Here’s another reason besides the return of baseball to cheer February: it’s the month of David Price, discount Matt Kemp, Michael Bourn, B.J. and Justin Upton, Carl Crawford, Jason Heyward, etc. – the national pastime’s collective gift to the annual Black History observance. African-American players are becoming historically significant as their numbers make them rarer and rarer. The percentage of blacks in the sport projects to be the lowest this season than it was a decade after Jackie Robinson reached the Dodgers in 1947.
When rosters are in place at the end of spring training, roughly eight percent of major league players figure to be African-Americans. That compares to 17 percent in 1959, 27 percent in 1975 and 19 percent in 1995. The visible reasons for the continuing numerical slump are the widespread dropping of baseball as an urban high school sport and the paucity of playing space in the cities. The basic reason, however, is well known but seldom seen close-up: poverty. Kids from poor families – and the African-American poverty rate is among the highest in our society – have many more obstacles to playing ball in an organized way than do their better-off fellow players.
The frequency of poor black children dropping out of school reinforces the unlikelihood of urban African-Americans playing baseball in a sustained way. Then there is the incarceration factor: even if a young black somehow gets to display ball-playing skill, he has to avoid run-ins with the law. The stats indicate that, in what has become a strict law-enforcement society, avoiding trouble with the police is not easy for African-Americans. Roughly a third of young black dropouts – some of whom could be playing pro ball – find themselves in prison instead. All of this underlines why there are more than three times as many (cheaper-to-recruit) foreign players, mostly Latinos, than American blacks.
The inequality that Team USA has allowed to rally for so long is a big part of the problem. But Baseball has done little to try to reverse the trend. It does give some support to Harlem RBI, an NYC-based program that gives young blacks and other inner-city boys and girls a chance to play the game, and receive schooling help as they do. It’s been around for 20 years, but the idea has not taken off. It may be unfair to say that Bud Selig and his people could do more, but that’s what the record book shows.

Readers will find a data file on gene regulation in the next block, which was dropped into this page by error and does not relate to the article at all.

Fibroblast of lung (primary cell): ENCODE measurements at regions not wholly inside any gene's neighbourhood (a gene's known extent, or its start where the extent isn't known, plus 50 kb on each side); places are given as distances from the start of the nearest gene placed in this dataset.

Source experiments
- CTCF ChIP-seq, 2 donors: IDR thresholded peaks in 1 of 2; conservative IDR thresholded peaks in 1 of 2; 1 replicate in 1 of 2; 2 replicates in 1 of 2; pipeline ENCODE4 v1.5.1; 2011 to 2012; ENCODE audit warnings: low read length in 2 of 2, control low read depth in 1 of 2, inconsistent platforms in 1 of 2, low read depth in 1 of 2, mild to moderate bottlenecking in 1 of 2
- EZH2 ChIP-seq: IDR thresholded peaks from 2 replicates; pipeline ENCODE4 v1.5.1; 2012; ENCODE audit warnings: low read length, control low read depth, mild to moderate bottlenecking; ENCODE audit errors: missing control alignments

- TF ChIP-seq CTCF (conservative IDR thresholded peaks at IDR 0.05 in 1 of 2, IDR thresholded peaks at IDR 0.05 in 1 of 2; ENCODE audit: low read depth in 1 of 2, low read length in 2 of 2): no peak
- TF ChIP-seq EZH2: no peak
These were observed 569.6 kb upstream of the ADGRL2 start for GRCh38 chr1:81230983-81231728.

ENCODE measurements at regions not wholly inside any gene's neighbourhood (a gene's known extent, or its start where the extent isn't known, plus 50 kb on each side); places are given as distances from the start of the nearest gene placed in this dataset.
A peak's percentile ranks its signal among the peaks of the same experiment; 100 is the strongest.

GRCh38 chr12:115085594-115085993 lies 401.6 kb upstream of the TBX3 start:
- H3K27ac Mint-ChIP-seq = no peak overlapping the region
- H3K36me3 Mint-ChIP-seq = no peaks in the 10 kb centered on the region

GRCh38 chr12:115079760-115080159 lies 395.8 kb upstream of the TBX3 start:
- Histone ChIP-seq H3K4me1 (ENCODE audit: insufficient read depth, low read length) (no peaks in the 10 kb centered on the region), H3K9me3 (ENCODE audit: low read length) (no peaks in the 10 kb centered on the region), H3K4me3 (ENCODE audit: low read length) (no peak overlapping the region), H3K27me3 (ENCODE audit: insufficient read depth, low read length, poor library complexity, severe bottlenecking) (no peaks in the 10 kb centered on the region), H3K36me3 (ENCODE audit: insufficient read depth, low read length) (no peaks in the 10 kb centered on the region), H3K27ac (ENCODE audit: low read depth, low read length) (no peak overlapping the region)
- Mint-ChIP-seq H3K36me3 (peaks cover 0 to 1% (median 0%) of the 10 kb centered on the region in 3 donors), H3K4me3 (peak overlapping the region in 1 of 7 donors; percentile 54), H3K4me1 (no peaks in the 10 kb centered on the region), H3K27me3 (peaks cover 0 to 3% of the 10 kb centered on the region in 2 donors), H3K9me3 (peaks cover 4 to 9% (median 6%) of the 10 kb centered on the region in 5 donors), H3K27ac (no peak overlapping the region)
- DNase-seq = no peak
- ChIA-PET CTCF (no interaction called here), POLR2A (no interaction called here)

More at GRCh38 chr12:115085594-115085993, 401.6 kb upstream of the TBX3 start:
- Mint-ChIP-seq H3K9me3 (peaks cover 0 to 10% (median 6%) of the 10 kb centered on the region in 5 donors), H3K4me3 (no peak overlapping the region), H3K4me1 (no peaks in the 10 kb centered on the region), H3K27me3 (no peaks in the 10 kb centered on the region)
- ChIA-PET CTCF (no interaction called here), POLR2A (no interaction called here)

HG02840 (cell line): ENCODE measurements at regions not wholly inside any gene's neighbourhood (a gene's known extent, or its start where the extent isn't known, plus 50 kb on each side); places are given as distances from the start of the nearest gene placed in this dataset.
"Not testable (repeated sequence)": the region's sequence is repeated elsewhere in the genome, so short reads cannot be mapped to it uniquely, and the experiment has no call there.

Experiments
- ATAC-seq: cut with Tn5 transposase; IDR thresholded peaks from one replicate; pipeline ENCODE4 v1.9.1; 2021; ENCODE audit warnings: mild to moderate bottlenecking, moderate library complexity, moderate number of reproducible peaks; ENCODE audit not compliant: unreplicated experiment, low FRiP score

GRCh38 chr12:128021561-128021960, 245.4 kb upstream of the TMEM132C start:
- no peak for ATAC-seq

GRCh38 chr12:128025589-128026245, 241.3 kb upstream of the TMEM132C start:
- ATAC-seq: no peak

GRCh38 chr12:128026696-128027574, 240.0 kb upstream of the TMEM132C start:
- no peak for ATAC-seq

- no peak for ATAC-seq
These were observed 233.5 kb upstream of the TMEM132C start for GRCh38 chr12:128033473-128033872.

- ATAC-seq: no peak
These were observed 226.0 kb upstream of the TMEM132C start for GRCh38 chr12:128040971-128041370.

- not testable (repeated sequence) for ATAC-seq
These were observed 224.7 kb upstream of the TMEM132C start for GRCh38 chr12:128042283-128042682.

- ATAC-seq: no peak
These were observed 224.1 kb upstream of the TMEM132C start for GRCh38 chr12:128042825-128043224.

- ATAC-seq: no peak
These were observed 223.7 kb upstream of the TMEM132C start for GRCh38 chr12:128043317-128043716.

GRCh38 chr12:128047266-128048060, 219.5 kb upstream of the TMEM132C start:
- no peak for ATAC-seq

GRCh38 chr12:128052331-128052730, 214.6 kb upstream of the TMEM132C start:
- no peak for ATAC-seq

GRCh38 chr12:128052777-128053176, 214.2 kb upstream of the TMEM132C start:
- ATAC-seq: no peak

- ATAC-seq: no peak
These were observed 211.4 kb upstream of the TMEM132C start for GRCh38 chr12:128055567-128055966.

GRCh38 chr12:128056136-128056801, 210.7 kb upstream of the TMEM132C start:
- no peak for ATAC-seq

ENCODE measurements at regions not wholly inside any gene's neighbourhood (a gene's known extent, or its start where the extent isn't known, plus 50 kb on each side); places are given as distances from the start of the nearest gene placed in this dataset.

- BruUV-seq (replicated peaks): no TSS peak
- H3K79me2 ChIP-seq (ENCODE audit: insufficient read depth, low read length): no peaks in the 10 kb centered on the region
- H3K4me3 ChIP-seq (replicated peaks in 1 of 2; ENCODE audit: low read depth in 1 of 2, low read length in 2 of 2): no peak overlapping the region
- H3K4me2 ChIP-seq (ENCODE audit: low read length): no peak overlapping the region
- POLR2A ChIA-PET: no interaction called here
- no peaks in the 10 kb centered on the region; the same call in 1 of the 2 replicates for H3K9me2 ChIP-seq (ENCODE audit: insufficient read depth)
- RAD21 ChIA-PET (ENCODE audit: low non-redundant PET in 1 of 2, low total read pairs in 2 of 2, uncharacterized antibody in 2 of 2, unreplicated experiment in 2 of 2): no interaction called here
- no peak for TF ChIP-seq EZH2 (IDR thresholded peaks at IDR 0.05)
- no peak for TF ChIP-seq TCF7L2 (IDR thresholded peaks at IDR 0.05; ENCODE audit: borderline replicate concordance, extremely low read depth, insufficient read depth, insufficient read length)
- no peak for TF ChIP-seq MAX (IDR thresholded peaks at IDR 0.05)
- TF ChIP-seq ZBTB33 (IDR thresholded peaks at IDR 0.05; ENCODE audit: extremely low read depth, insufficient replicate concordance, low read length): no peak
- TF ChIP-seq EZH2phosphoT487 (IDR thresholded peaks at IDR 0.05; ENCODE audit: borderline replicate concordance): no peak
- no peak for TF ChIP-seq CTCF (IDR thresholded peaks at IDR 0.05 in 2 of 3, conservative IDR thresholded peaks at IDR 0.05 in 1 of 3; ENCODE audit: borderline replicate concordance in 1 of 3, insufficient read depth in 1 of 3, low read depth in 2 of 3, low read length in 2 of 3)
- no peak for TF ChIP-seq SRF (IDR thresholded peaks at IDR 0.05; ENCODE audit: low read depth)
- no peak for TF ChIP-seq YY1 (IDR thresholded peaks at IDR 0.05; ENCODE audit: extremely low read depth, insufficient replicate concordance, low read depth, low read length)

The political scorecard in the Congressional league shows African-American numbers to be about the same – eight percent – as in the MLB. Pending a special election in Chicago in April to fill the seat vacated by Jesse Jackson, Jr., there are 41 black players on the House team, only one in the Senate.
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Why Fans, if not MLB Teams, Should Like the WBC: Former All-Star closer Brad Lidge (quoted by SF Chronicle’s Bruce Jenkins) on what playing the World Baseball Classic is like: “It feels like a bunch of playoff games. You’re rearing back and throwing with everything you have…”
Work Wanted: Among unsigned players who will be auditioning for contracts in the WBC are two familiar members of the Venezuelan team, both pitchers: Carlos Zambrano, late of the Marlins, and Francisco (K-Rod) Rodriguez, untendered by the Brewers. The three-week tournament begins this Saturday.
Houston, We (May) Have a Problem: On SNY last Saturday, Gary Cohen, Keith Hernandez and Ron Darling were talking about the likelihood the Astros would lose 105 games this season: They’ll be in the AL West, they noted, having to play intra-division games with the touted Angels, Athletics and Rangers. The frequency of those possibly one-sided games, said Hernandez, “means there’s a good chance that a wild card spot will come from that division.”
The Bright Side: Yankees GM Brian Cashman on Curtis Granderson’s fractured right forearm that will sideline him for 10 weeks: “If Curtis is going to miss two months, you’d rather have one of the two not count.”
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